Dr. Gazley of Cortland has been in town looking up his prospects for the Assembly. Why should he not have it? We think we can see one drawback in his case in getting the Republican nomination, and that is, that be does not court the saloon vote sufficiently. Let him treat the "boys," and what would be politically better, if not morally, drink with them. It seems as if no one could raise objection to him on account of his youth. He certainly has arrived at a sagacious age, and we feel sure if he should get the nomination he would receive some votes even in Scott.

   Crops are beginning to suffer for want of rain.
   Frank Hilton is moving into his new house.
   The Catholic picnic realized about $75 for the society.
   Miss Pearl Skeele of Cortland is visiting friends in town.
   Mrs. Stephen Patrick, Frank Wescott, and Henry Dennison are sick.
   Miss Jennie Petrie, of Jersey City, is visiting her father, N. I. Petrie.
   Mr. Dennison, who is dangerously ill, has been brought to Curtis Wicks'.
   Mr. and Mrs. E. B. Lincoln, and Chas. L. Whaite of Tully were in town lately.
   Quite a number of people here intend to take in the excursion to Glenwood next Saturday.
   Peter D. Muller and son Alvah have gone to the World's Fair [Chicago, Ill.], to spend a couple of weeks in sightseeing.
   Mrs. Chas. Vrooman and children, and Mr. and Mrs.Edward Sweeney, of Syracuse, are visiting at Albert Muller's.
   Thomas Reagan was brought here for burial last week Friday. The services were by the G. A. R., and to fulfill a promise made to him, a volley was fired over his grave.
   J. R. put a burning cigar in his coat pocket thinking it was out and thereby spoiled a $15 suit of clothes, and only from the fact that he did not have the coat on he wouldn't have got off as well as he did.

   Blackberries are ripe.
   A few farmers are yet toiling in the hay field.
   Mrs. R. Baker is spending some time with her daughter Mrs. F. N. Smith.
   The generous neighbors of Mr. Wilbur Youngs joined forces and made short work of his haying.
   W. A. Smith has gone for vacation. He will attend the marriage of his twin brother at Marathon on Wednesday of this week.
   Calls from office seekers, book agents, and now and then, a lightning man are of frequent occurrence, notwithstanding the heat of these August days.


   "Dog days" close August 28th.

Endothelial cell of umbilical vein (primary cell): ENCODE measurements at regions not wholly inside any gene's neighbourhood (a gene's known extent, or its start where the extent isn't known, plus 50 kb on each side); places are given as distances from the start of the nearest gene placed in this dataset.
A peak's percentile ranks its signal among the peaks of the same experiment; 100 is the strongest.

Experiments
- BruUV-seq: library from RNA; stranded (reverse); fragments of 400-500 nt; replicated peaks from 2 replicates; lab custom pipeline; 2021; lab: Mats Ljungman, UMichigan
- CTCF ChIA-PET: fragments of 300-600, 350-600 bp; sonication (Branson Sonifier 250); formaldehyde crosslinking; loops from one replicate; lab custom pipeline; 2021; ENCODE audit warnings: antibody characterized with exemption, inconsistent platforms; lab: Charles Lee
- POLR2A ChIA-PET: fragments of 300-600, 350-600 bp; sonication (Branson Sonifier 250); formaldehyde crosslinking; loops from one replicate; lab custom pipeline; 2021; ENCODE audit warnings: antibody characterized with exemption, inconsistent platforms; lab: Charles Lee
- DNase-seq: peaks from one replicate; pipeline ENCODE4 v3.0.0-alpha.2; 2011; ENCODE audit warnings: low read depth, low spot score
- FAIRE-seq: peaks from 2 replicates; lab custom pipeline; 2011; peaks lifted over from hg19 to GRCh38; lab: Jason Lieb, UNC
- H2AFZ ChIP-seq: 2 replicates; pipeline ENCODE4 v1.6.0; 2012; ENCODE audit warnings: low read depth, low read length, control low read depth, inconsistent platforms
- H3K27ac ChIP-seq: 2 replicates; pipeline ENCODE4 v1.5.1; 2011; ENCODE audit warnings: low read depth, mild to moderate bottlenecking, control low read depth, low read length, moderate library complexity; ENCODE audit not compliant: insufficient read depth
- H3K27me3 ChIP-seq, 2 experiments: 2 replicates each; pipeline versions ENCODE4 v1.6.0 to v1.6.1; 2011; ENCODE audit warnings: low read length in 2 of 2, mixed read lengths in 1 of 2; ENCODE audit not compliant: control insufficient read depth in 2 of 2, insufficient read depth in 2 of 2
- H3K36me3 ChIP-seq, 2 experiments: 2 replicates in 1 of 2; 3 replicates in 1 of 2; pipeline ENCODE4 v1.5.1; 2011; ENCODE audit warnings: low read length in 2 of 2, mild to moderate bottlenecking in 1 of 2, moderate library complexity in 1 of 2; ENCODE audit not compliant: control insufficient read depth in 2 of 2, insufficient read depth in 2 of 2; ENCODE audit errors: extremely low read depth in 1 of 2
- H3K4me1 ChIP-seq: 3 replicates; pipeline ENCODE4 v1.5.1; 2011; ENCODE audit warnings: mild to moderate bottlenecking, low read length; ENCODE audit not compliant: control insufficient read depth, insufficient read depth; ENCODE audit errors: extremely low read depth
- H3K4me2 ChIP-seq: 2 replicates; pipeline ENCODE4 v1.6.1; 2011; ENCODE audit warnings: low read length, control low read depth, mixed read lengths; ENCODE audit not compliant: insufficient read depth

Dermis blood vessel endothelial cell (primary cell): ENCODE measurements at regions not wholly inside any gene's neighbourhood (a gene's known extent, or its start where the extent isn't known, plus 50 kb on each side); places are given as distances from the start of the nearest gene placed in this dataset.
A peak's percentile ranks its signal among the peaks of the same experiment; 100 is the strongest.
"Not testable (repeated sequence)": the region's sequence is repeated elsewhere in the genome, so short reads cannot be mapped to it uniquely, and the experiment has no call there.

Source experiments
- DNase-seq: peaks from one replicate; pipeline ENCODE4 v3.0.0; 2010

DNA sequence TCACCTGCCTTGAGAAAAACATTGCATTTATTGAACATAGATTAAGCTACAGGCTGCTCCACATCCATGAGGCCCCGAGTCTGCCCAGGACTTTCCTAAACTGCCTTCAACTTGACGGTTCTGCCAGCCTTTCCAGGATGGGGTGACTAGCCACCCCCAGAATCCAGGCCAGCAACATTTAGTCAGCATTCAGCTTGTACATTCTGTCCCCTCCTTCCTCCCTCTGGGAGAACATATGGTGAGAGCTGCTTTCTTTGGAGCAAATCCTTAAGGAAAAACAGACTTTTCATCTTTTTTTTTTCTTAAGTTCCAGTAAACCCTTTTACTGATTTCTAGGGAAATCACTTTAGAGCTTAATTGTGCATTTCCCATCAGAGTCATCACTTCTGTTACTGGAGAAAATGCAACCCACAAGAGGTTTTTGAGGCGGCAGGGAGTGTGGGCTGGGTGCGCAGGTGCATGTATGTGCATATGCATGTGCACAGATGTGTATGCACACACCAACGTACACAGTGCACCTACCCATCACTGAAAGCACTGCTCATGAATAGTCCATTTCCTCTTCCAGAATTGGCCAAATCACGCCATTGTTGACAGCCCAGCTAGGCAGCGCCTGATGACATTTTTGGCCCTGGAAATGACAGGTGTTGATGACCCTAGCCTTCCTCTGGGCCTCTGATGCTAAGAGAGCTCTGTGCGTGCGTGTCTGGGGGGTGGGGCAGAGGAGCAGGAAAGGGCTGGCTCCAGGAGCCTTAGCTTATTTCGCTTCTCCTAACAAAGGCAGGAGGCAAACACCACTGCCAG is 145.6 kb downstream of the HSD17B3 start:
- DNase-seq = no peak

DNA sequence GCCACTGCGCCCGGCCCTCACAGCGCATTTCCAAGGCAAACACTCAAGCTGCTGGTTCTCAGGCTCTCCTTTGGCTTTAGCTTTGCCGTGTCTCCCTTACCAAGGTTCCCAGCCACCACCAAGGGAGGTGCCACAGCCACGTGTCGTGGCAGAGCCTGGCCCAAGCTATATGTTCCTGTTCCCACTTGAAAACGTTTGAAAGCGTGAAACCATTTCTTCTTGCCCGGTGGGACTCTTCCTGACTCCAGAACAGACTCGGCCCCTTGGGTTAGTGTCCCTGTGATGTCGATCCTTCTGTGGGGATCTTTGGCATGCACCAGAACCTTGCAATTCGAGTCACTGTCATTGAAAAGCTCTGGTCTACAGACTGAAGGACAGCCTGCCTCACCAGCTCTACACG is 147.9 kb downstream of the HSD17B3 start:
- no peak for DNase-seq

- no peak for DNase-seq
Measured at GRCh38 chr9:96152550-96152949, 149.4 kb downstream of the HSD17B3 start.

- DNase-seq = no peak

A. V. Smith of this place has taken out letters patent on a tricycle.
   Have you seen the opossum in Kellogg & Curtis' show window?
   Messrs. Glann & Clark have a new advertisement on our fourth page.
   The season for shooting grouse, woodcock and partridge opened August 15th.
   Remember that the annual school meeting occurs Tuesday evening, August 22d.
   Loucks & Petrie of this place have the contract to paint the new Baptist church in Homer.
   It is said that Sunday trains are going to be run on the D., L. & W. railroad in the near future.
   Henry Devoe of Lone Tree, la., formerly of Homer. N. Y., will be 100 years old September 25th next.
   One day last week, a needle broke off in Miss Nellie Retan's foot in Cuyler, and the physician is unable to find it.
   A good many people heard Col. L. P. Copeland at Floral Trout Park last Sunday and all were well pleased with his address.
   Messrs Martin & Call's office was connected up with the Central office on Monday and orders for coal can now be sent in by telephone.
   The date of the musicals to be given by Miss Anna Baum and others, in the Presbyterian church, has been fixed for Wednesday evening, August 28, at 8 o'clock.
   The annual summer meeting of the Cortland County Soldiers' and Sailors' Veteran association will be held at Floral Trout park, Cortland, on Wednesday, August 30.
   A contemporary advises against judgment by appearance. "A shabby coat may contain a newspaper man, while a glossy plug hat may cover one of his non-paying subscribers."
   The Cortland City band has leased Floral Trout park for Labor day and the boys are making great preparations for an excellent entertainment for all who patronize them on that occasion.